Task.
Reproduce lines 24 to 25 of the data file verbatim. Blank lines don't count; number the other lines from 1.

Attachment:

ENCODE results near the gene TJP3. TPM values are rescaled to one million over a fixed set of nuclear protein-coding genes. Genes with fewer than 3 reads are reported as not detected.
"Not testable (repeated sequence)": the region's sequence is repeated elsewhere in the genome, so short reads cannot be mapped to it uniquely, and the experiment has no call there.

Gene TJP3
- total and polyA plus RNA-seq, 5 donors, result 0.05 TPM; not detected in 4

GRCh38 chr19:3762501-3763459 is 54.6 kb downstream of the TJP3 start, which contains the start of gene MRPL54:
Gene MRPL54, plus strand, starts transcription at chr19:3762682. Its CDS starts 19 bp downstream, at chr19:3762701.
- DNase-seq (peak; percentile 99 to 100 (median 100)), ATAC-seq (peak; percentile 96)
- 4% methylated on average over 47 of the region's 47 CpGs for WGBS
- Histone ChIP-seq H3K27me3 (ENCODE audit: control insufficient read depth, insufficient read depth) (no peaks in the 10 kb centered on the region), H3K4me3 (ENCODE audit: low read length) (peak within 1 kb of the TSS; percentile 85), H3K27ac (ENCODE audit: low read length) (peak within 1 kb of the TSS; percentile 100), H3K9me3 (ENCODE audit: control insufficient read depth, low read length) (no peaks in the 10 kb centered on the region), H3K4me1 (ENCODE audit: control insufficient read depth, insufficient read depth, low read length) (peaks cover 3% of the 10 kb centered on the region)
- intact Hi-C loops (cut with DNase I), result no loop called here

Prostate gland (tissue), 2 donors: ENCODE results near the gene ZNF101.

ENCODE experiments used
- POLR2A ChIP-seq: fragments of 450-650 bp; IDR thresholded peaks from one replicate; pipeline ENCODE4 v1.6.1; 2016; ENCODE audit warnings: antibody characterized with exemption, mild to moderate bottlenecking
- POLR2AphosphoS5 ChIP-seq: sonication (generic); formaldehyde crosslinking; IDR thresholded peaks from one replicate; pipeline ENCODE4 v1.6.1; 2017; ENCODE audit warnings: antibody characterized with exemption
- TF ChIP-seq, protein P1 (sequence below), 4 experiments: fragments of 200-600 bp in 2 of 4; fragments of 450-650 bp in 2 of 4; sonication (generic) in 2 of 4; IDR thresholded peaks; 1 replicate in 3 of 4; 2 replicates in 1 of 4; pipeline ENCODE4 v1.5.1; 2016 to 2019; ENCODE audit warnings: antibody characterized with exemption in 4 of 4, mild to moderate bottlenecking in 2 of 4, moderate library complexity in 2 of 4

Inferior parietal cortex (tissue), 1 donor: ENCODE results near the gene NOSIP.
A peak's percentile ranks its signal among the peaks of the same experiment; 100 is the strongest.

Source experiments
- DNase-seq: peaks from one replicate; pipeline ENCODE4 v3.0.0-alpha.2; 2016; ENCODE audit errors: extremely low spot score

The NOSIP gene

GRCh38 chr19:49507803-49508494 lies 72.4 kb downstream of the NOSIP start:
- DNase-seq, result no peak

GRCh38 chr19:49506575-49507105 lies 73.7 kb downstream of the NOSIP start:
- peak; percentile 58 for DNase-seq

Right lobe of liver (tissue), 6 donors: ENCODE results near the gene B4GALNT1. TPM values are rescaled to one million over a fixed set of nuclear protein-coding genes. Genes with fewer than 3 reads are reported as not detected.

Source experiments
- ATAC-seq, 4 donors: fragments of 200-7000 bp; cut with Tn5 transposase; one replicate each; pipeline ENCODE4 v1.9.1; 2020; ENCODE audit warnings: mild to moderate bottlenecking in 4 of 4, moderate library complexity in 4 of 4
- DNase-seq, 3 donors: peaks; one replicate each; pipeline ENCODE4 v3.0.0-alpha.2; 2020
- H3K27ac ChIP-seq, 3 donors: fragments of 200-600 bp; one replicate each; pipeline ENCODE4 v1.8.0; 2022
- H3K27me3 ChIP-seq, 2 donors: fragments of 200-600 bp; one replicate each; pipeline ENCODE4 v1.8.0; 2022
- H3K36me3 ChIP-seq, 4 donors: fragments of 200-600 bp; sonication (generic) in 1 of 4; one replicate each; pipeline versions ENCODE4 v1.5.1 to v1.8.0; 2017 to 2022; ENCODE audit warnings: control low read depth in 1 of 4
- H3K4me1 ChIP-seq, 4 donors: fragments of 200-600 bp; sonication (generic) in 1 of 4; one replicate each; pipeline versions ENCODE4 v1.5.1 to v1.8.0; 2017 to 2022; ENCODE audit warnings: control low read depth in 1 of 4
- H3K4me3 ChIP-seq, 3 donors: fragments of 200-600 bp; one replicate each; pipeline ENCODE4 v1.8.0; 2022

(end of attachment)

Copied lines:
- peak; percentile 58 for DNase-seq

Right lobe of liver (tissue), 6 donors: ENCODE results near the gene B4GALNT1. TPM values are rescaled to one million over a fixed set of nuclear protein-coding genes. Genes with fewer than 3 reads are reported as not detected.